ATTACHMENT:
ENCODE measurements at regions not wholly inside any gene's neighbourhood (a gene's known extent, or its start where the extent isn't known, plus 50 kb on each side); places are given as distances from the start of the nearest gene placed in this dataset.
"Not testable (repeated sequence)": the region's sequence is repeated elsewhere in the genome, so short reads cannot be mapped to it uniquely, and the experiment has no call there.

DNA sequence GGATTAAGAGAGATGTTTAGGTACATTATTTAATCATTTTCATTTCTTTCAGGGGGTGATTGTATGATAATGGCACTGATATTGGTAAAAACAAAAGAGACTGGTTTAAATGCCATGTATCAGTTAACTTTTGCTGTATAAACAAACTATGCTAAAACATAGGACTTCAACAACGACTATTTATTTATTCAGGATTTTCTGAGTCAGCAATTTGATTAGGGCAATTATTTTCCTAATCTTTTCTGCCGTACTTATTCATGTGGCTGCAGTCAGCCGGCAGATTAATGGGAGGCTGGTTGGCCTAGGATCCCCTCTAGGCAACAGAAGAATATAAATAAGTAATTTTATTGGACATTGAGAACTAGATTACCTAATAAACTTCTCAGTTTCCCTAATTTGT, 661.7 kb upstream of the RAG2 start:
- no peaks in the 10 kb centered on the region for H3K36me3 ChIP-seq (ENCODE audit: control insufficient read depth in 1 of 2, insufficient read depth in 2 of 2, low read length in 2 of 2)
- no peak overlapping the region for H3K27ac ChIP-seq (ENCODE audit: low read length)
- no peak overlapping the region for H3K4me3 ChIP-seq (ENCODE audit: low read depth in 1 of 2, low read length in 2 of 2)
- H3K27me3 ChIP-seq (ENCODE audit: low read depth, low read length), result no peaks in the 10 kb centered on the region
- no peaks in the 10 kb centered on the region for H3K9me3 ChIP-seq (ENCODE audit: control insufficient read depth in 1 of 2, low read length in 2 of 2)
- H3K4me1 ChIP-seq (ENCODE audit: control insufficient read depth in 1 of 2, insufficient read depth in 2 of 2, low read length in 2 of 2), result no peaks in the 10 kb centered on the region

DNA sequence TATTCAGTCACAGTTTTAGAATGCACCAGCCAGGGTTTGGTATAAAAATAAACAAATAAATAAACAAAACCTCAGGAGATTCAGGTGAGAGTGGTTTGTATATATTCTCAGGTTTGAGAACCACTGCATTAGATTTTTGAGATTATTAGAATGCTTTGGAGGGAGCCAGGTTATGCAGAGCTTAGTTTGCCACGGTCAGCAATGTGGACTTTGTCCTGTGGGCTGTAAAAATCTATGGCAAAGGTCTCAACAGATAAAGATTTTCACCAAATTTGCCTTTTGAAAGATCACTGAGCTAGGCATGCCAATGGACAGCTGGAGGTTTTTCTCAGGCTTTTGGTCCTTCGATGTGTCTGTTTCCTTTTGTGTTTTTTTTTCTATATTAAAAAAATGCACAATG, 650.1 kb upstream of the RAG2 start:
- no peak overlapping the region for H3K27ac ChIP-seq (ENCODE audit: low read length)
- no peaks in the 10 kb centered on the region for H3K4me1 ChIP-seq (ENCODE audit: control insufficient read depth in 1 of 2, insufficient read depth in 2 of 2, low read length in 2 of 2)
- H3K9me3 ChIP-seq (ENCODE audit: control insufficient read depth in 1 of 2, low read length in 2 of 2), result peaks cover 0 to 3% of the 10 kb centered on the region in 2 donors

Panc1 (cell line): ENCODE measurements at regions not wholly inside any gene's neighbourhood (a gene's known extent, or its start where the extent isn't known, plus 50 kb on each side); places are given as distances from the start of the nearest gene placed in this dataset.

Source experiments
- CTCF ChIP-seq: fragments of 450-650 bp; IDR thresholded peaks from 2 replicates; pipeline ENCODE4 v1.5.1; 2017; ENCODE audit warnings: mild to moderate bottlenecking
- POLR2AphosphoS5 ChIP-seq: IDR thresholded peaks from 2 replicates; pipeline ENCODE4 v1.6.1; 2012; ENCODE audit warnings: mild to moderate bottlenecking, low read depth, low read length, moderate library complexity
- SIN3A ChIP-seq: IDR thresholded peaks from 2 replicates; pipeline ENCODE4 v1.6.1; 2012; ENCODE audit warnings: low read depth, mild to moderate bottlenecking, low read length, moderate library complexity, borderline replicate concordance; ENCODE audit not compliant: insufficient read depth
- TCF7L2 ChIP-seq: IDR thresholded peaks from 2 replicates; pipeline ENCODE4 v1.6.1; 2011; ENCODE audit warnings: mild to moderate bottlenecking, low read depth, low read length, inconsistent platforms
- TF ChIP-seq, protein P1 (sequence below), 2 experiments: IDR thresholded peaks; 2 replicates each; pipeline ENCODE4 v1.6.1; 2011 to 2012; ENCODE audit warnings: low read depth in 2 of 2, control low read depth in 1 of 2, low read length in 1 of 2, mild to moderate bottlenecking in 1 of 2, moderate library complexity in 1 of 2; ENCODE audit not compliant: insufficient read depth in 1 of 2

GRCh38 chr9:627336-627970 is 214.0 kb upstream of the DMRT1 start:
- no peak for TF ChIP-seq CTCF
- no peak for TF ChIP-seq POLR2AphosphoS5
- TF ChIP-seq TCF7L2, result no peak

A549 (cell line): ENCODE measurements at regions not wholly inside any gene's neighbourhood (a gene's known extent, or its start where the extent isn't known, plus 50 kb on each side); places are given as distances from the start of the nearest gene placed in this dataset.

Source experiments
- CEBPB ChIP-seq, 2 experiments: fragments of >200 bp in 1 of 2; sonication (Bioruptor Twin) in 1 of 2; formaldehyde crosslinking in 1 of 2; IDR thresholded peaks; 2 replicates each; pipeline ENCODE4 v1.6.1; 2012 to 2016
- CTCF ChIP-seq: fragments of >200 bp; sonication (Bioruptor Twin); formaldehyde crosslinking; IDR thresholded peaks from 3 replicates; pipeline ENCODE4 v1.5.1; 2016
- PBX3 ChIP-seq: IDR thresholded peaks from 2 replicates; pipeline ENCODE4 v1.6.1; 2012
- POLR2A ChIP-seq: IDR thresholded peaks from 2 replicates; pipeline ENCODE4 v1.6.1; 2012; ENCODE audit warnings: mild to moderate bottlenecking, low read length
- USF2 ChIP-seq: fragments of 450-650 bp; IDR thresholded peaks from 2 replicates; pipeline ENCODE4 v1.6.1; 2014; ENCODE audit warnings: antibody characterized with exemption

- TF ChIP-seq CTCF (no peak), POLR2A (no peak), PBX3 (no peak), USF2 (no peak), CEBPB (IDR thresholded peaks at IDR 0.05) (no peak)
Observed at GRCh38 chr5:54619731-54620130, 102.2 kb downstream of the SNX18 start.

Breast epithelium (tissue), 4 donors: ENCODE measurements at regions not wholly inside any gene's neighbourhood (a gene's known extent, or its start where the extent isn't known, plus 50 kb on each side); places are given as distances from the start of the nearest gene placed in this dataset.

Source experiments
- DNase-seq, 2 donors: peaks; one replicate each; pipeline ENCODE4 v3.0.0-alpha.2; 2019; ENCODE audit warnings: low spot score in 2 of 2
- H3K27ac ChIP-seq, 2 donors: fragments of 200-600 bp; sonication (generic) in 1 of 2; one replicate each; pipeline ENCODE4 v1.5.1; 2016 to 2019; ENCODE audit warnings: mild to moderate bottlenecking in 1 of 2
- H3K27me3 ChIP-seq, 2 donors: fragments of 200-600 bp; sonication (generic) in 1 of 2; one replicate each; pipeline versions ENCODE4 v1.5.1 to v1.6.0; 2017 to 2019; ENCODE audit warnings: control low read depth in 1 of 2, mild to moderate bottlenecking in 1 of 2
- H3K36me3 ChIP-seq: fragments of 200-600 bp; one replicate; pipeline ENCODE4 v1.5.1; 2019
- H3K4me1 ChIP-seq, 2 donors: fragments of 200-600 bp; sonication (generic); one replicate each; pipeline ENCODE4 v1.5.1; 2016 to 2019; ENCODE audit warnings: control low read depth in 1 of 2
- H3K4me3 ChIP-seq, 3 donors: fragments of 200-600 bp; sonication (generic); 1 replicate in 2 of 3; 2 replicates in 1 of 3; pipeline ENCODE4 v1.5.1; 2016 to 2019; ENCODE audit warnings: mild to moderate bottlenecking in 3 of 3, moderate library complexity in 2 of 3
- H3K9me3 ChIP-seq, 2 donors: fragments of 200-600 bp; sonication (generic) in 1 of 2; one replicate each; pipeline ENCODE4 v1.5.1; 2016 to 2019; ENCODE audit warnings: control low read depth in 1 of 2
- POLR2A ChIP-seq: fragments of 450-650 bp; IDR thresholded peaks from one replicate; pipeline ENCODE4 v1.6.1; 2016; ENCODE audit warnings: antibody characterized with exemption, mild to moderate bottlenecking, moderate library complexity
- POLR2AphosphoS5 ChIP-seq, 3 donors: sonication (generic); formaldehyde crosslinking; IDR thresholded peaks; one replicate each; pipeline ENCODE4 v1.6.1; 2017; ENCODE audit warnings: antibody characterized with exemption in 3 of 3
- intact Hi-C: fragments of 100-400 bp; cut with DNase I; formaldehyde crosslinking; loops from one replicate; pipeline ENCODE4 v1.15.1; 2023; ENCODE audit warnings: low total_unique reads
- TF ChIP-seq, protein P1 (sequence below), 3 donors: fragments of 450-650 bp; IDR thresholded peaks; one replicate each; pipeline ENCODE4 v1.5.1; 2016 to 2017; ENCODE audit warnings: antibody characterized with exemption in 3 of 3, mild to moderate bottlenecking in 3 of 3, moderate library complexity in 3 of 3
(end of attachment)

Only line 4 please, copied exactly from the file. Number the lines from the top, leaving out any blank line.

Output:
- no peaks in the 10 kb centered on the region for H3K36me3 ChIP-seq (ENCODE audit: control insufficient read depth in 1 of 2, insufficient read depth in 2 of 2, low read length in 2 of 2)